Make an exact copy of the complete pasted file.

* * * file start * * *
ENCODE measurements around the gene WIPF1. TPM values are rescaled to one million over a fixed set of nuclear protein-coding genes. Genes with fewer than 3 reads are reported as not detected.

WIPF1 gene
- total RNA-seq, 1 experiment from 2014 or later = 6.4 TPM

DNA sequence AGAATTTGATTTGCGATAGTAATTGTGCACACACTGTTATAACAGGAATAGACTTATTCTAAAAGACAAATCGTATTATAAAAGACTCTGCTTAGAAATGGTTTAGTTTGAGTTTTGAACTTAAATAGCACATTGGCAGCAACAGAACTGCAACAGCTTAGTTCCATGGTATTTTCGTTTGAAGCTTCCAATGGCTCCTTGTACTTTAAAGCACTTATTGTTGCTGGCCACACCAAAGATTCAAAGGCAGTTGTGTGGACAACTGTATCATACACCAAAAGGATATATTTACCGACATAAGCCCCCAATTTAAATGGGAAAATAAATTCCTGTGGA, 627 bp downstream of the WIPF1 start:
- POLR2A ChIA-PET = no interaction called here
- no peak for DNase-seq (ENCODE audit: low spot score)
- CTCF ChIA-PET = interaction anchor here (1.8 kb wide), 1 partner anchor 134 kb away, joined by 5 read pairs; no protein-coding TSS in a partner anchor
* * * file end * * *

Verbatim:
ENCODE measurements around the gene WIPF1. TPM values are rescaled to one million over a fixed set of nuclear protein-coding genes. Genes with fewer than 3 reads are reported as not detected.

WIPF1 gene
- total RNA-seq, 1 experiment from 2014 or later = 6.4 TPM

DNA sequence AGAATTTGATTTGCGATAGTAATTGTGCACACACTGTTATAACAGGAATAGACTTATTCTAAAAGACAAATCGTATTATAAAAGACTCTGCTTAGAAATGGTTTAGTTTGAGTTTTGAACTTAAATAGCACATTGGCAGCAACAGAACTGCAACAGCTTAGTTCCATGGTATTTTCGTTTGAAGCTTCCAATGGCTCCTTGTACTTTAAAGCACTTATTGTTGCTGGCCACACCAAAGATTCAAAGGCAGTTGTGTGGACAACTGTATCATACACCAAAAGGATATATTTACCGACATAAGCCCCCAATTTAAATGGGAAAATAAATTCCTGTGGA, 627 bp downstream of the WIPF1 start:
- POLR2A ChIA-PET = no interaction called here
- no peak for DNase-seq (ENCODE audit: low spot score)
- CTCF ChIA-PET = interaction anchor here (1.8 kb wide), 1 partner anchor 134 kb away, joined by 5 read pairs; no protein-coding TSS in a partner anchor